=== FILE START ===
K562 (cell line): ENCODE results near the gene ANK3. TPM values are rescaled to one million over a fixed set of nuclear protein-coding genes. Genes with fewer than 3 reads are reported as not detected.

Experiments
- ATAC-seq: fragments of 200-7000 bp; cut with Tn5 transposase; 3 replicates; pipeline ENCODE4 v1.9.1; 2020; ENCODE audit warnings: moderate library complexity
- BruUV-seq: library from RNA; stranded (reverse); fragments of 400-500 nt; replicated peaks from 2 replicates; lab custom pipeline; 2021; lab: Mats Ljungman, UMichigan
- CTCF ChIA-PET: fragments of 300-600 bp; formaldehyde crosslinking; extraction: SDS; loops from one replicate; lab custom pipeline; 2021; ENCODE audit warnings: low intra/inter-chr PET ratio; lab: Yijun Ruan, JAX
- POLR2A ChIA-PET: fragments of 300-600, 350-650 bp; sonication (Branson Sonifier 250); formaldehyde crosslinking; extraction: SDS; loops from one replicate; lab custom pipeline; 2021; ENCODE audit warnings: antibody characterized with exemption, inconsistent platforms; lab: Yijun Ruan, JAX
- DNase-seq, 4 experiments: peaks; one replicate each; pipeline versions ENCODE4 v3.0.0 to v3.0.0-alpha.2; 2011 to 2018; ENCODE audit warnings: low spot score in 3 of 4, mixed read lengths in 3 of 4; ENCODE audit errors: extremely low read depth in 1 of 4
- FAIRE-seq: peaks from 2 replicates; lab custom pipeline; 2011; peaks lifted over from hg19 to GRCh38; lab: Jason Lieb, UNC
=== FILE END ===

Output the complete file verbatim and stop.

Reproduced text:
K562 (cell line): ENCODE results near the gene ANK3. TPM values are rescaled to one million over a fixed set of nuclear protein-coding genes. Genes with fewer than 3 reads are reported as not detected.

Experiments
- ATAC-seq: fragments of 200-7000 bp; cut with Tn5 transposase; 3 replicates; pipeline ENCODE4 v1.9.1; 2020; ENCODE audit warnings: moderate library complexity
- BruUV-seq: library from RNA; stranded (reverse); fragments of 400-500 nt; replicated peaks from 2 replicates; lab custom pipeline; 2021; lab: Mats Ljungman, UMichigan
- CTCF ChIA-PET: fragments of 300-600 bp; formaldehyde crosslinking; extraction: SDS; loops from one replicate; lab custom pipeline; 2021; ENCODE audit warnings: low intra/inter-chr PET ratio; lab: Yijun Ruan, JAX
- POLR2A ChIA-PET: fragments of 300-600, 350-650 bp; sonication (Branson Sonifier 250); formaldehyde crosslinking; extraction: SDS; loops from one replicate; lab custom pipeline; 2021; ENCODE audit warnings: antibody characterized with exemption, inconsistent platforms; lab: Yijun Ruan, JAX
- DNase-seq, 4 experiments: peaks; one replicate each; pipeline versions ENCODE4 v3.0.0 to v3.0.0-alpha.2; 2011 to 2018; ENCODE audit warnings: low spot score in 3 of 4, mixed read lengths in 3 of 4; ENCODE audit errors: extremely low read depth in 1 of 4
- FAIRE-seq: peaks from 2 replicates; lab custom pipeline; 2011; peaks lifted over from hg19 to GRCh38; lab: Jason Lieb, UNC